Healthy Living Lab is a participant in the Amazon Services LLC Associates Program, an affiliate advertising program designed to provide a means for sites to earn advertising fees by advertising and linking to amazon.com. As an Amazon Associate I earn from qualifying purchases.
If you are someone that snores a lot, wakes up to take in a big breath, or has fatigue, you might be exhibiting signs of sleep apnea. Sleep apnea is a disorder that many people experience where you either have short pauses in your breathing during sleep, or you have shallow breaths. It is common, but also something you need to take seriously. Here is more information about this sleep disorder.
Types of Sleep Apnea
The first thing you should know is that there are two main types of sleep apnea, including central sleep apnea and obstructive sleep apnea. Most people with this sleep disorder will have obstructive sleep apnea. This is much more common and creates a blockage in the airway while sleeping. It occurs when the tissue in the back throat temporarily collapses during sleep. The other type is central sleep apnea, which is from the brain not signaling you to breathe during sleep. This can sometimes be more dangerous.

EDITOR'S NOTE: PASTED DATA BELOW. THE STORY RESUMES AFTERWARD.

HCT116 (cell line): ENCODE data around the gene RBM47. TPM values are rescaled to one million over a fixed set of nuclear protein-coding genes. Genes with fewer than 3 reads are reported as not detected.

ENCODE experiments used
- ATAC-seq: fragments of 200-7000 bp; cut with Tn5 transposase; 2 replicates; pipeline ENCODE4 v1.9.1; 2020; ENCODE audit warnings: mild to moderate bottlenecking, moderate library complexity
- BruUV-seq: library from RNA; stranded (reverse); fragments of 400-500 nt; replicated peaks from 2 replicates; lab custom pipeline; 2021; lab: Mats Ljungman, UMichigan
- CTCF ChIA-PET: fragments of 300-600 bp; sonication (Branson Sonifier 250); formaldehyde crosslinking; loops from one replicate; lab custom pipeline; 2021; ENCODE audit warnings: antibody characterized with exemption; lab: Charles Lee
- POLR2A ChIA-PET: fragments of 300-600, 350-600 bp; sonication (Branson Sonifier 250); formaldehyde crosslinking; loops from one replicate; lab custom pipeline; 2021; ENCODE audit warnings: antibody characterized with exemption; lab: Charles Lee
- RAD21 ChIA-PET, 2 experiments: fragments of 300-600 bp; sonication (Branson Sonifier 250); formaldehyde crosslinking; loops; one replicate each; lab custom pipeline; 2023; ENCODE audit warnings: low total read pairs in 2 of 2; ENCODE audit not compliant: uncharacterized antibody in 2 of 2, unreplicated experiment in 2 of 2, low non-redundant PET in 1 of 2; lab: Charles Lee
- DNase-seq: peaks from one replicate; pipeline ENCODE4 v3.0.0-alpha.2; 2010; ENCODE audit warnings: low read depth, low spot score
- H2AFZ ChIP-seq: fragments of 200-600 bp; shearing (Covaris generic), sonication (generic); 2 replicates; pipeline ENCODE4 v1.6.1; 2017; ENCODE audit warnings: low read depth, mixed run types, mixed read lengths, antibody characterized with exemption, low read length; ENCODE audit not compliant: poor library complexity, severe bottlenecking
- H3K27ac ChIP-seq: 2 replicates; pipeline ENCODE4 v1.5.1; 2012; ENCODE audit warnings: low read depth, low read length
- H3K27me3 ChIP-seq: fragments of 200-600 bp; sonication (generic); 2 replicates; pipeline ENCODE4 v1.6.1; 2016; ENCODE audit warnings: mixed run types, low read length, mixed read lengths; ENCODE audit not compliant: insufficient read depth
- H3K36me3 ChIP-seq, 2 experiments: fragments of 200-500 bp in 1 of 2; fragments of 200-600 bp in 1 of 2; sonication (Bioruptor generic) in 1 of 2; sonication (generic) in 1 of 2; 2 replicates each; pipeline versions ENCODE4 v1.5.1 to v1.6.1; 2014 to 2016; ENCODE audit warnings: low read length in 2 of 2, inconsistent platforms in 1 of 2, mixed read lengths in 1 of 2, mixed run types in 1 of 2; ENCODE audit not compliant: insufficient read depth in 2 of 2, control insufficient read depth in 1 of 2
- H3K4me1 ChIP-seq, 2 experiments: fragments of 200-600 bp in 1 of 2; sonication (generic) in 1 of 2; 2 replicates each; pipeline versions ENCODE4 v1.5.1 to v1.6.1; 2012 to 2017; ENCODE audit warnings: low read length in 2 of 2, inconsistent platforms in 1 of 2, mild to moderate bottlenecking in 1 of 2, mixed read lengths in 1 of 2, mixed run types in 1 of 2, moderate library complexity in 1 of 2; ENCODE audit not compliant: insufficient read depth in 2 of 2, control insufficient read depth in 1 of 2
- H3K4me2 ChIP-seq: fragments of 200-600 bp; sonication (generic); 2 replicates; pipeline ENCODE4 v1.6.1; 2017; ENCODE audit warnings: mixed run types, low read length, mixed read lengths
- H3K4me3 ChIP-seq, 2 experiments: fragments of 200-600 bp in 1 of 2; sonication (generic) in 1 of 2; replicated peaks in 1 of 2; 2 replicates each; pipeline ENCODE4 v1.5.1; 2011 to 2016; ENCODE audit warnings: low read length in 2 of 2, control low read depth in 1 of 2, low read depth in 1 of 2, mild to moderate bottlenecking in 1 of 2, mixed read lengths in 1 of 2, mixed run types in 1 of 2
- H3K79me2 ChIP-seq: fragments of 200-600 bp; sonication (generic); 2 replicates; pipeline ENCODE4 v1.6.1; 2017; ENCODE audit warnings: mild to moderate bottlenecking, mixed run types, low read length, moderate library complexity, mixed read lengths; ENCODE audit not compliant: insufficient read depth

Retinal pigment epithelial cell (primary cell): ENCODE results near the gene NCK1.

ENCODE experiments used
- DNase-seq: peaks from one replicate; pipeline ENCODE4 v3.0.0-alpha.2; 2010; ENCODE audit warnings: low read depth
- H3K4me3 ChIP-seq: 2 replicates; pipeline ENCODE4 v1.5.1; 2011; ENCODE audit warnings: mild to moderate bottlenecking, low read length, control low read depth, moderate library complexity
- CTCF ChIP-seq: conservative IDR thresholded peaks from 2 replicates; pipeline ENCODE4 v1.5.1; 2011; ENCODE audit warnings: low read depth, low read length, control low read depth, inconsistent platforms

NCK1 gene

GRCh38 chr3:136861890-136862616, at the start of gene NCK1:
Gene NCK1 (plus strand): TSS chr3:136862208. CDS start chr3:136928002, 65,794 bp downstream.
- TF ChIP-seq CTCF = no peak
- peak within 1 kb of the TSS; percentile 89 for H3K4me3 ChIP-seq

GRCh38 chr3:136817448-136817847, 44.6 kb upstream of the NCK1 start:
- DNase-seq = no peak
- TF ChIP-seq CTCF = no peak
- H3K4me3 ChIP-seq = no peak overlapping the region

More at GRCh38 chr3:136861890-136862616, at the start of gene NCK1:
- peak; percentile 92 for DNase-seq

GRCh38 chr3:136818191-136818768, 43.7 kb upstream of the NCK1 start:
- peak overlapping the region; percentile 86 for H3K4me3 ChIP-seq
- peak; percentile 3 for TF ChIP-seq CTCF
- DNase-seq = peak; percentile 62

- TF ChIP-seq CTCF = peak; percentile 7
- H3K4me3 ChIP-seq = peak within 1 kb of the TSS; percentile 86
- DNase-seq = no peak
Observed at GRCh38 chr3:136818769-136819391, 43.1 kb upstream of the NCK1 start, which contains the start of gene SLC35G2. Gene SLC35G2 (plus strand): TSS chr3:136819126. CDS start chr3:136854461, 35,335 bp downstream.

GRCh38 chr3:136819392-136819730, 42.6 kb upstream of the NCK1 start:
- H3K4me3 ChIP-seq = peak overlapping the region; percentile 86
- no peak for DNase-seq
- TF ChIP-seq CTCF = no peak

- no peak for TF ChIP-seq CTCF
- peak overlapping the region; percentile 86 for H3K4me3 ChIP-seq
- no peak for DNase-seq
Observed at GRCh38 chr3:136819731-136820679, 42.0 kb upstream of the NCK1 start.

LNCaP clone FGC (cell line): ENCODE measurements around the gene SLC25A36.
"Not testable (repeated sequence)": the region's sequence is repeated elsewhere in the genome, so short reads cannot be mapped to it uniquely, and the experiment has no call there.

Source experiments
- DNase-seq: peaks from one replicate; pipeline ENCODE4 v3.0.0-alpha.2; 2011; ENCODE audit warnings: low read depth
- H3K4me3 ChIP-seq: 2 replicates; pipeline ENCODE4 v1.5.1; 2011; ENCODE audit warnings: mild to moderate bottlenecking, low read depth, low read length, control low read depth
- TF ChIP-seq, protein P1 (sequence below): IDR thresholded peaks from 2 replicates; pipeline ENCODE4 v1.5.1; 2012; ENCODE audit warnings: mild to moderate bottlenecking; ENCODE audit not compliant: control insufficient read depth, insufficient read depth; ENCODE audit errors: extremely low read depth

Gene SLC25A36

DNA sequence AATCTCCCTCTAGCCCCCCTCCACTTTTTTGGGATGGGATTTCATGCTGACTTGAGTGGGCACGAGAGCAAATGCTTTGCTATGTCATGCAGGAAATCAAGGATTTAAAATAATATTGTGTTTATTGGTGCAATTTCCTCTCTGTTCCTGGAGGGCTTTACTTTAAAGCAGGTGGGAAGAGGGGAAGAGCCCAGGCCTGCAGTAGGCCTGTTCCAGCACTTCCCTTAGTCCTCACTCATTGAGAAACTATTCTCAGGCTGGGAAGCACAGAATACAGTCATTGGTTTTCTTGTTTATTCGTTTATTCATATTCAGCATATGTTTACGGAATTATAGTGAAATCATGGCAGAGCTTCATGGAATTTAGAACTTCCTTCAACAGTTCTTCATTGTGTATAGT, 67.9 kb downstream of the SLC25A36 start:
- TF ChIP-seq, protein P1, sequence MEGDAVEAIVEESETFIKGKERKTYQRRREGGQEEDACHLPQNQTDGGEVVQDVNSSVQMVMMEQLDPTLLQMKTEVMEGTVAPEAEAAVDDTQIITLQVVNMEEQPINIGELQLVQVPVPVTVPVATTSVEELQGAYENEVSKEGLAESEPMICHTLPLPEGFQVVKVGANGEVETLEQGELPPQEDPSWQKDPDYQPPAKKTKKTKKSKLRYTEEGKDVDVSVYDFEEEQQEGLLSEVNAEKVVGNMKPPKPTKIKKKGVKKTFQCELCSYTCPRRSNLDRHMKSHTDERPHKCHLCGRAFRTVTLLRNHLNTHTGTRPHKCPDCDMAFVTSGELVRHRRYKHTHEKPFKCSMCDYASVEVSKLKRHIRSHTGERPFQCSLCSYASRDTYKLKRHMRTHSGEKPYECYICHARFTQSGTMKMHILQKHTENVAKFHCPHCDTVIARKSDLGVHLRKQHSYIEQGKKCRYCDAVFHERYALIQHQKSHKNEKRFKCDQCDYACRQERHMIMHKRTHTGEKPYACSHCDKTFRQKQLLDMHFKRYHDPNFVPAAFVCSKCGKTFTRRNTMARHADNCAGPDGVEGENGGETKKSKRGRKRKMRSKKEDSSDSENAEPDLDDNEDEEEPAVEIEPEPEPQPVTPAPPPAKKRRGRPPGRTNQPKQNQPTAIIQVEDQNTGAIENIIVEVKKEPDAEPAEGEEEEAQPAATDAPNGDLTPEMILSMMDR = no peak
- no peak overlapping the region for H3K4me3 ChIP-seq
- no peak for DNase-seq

Symptoms to be Aware of
The primary symptom of sleep apnea is waking up gasping for air or realizing you were not breathing while sleeping. This usually startles you awake where you need to take in a large gasp of air. Aside from that, you should look for symptoms like always being tired, having irregular heartbeats, snoring, or having depression. Frequent headaches throughout the day can also be a sign of experiencing sleep apnea.
Risk Factors for Sleep Apnea
While anyone can develop sleep apnea, there are some people that tend to be at a higher risk. One of the big risk factors is being overweight, so if you have trouble sleeping or snoring and are not at a healthy weight, now might be a good time to remedy that. You are also at a higher risk if you are over the age of 40, a male, or have an especially large neck size. Large tonsils, GERD, and a family history of sleep apnea can also be risk factors.
What You Can do About it
Luckily, there are several treatment options available for sleep apnea. You can wear a breathing or oral device while you sleep, lose weight, try natural remedies, and even get surgery. The treatment you get will depend on the severity of your sleep apnea and what remedies you have tried in the past. It is essential that you see a doctor instead of just trying to self-treat your sleep apnea.